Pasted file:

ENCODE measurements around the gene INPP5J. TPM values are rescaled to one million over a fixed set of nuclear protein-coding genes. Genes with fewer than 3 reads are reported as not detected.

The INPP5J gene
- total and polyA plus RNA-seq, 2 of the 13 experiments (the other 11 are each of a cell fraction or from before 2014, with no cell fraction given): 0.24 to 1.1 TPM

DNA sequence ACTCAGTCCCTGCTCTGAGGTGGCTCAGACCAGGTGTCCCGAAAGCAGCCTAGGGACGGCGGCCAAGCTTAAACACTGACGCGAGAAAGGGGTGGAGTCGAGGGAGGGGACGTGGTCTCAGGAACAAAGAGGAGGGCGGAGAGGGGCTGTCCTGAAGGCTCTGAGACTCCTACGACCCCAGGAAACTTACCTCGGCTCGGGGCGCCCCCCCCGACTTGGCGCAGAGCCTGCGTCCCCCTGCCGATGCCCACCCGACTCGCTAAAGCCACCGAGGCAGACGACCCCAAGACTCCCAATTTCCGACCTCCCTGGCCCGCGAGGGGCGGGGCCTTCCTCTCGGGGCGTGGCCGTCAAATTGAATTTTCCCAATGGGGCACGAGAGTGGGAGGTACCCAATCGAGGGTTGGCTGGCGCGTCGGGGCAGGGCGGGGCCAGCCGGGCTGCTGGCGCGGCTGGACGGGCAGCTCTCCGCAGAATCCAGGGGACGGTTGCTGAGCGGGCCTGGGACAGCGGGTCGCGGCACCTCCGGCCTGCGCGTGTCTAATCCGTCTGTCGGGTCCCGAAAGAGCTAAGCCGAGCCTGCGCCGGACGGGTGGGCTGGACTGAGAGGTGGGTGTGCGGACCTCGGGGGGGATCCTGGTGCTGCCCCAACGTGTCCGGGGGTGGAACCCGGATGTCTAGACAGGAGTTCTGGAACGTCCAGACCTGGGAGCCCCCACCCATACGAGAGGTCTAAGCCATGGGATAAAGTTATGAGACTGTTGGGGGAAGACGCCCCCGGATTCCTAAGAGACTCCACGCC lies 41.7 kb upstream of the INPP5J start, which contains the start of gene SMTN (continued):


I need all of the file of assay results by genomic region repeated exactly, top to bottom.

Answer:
ENCODE measurements around the gene INPP5J. TPM values are rescaled to one million over a fixed set of nuclear protein-coding genes. Genes with fewer than 3 reads are reported as not detected.

The INPP5J gene
- total and polyA plus RNA-seq, 2 of the 13 experiments (the other 11 are each of a cell fraction or from before 2014, with no cell fraction given): 0.24 to 1.1 TPM

DNA sequence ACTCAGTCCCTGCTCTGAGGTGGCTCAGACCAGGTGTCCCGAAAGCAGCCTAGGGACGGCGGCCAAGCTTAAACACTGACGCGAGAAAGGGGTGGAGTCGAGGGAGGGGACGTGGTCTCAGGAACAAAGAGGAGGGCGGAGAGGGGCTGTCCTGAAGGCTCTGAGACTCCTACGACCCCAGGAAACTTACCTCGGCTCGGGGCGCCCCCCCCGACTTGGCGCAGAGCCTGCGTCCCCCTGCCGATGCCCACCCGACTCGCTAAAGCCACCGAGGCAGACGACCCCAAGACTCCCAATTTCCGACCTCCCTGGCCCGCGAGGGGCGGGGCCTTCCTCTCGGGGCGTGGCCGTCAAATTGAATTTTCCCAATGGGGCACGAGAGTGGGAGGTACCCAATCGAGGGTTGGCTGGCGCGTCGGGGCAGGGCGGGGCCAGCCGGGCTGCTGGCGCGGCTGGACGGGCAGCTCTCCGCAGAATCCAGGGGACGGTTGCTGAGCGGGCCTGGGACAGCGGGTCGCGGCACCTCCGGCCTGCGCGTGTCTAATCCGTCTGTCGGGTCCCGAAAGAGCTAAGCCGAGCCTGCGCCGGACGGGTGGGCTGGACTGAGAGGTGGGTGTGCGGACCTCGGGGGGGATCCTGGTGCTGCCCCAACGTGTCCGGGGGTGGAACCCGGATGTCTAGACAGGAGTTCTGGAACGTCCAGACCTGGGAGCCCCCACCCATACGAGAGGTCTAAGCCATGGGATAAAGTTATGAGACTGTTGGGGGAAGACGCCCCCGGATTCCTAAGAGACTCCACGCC lies 41.7 kb upstream of the INPP5J start, which contains the start of gene SMTN (continued):